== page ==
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    Default General breeding questions (I wasnt able to find with google)


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    Hi I've been reading up on leopard gecko breeding but two questions I havent been able to find the answer for.

    1. Female leopard geckos can produce several clutches per season. But how many clutches are produced from one pairing? As in do the geckos produce more than one clutch from a one time pairing? So do they retain sperm, or otherwise produce several clutches.

    2. I've read up on breeding practices but I have not been able to find a very concrete answer on this. When linebreeding what are the exact proper numbers of how to avoid 'inbred' health problems. Do you not breed related at all? So do you then need to buy or otherwise procure every new partner? If not, what's the basic formula of proper ratio of breeding related or unrelated gecko's.

    thanks!

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    1. Leopard geckos do retain sperm. The number of clutches they'll produce after 1 pairing is variable, probably at least 3. When I was breeding I did have a situation where the male had only 1 encounter with the female and I think she went on to lay quite a large number of clutches.

    2. I don't think there's a really scientific practice about how many generations are OK for inbreeding. In general, I think people breed related geckos (i.e. offspring back to parent or siblings) for a generation and then try to outcross the next generation. If you work up to, say 2 males and 2 females, and then you want to add breeders, you should be able to accomplish that with offspring because you'll have a large enough population to inbreed and outcross to produce additional breeders.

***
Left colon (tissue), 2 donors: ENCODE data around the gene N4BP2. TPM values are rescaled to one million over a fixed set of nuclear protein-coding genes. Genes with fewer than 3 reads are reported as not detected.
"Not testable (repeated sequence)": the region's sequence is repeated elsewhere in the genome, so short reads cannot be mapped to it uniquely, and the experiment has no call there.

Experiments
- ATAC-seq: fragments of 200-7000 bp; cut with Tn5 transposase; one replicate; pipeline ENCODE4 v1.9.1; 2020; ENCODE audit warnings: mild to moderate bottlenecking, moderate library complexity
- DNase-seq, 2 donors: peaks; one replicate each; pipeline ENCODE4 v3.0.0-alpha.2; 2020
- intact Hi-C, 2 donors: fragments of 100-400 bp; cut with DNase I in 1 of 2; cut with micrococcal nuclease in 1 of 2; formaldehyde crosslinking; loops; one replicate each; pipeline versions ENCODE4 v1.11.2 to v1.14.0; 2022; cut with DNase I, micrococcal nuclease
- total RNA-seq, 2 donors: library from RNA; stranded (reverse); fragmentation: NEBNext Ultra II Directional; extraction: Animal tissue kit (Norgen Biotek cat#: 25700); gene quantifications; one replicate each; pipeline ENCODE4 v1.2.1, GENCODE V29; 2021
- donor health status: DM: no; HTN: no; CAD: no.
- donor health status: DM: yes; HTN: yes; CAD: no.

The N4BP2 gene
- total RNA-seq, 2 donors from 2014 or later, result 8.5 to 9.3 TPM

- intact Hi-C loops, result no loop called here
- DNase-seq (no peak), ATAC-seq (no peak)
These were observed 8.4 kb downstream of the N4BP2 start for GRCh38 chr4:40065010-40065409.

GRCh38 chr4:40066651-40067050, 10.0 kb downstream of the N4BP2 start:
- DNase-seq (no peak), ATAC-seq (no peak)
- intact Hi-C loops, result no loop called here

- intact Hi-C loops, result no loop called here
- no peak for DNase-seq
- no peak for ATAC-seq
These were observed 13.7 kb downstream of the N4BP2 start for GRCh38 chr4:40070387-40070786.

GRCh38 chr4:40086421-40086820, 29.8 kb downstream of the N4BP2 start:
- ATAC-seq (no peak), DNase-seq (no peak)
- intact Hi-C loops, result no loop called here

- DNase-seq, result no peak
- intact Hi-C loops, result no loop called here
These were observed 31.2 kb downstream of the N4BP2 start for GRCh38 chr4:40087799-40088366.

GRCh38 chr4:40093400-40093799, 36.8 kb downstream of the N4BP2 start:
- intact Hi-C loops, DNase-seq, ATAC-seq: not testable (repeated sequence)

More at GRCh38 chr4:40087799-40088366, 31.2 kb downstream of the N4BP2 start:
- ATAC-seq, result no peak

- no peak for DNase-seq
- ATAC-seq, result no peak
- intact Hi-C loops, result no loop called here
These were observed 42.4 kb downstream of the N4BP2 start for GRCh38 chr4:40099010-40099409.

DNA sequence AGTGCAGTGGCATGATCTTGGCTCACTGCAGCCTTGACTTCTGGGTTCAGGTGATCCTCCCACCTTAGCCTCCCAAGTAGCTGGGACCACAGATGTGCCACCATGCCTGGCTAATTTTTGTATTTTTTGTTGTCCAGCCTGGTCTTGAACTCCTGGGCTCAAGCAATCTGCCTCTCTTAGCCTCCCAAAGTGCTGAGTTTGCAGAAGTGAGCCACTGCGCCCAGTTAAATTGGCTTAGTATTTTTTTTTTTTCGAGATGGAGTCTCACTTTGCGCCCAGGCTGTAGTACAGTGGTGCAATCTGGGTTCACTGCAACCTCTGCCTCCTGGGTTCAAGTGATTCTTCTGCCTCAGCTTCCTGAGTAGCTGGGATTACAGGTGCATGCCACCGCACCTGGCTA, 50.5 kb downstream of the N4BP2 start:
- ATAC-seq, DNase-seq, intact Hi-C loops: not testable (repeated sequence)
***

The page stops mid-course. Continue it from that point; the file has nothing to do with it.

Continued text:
Aliza
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    (double post) edit
    Last edited by Dutch; 02-17-2020 at 07:03 AM.

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    What are the ethics of discarding eggs? So not incubating fertile eggs, discarding right after being layed. If you would have to many to care for at that moment.

    Is that accepted? Is there an animal already in the egg, right after it's layed?

    Or does it develop only after incubating, would discarding eggs be ethical/good?

    (not talking about infertile eggs, but fertile ones)

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    Some of the ethics depend on your general view about the status of pre-born creatures. When the egg is laid, a fertile egg will show (when candled) a red spot with a round red circle. I'd guess it would be a situation of a small number of not yet differentiated cells (though I have no way to really know). The biggest issue, in my opinion, about discarding fertile eggs is that it's throwing away something that has cost the gecko physical resources. I don't necessarily think that's unethical. Another choice would be to see if there's someone in your area that would want the fertile eggs. I also think it's important that a person do only what they can realistically do, so this may be a reasonable choice for you.

    Aliza

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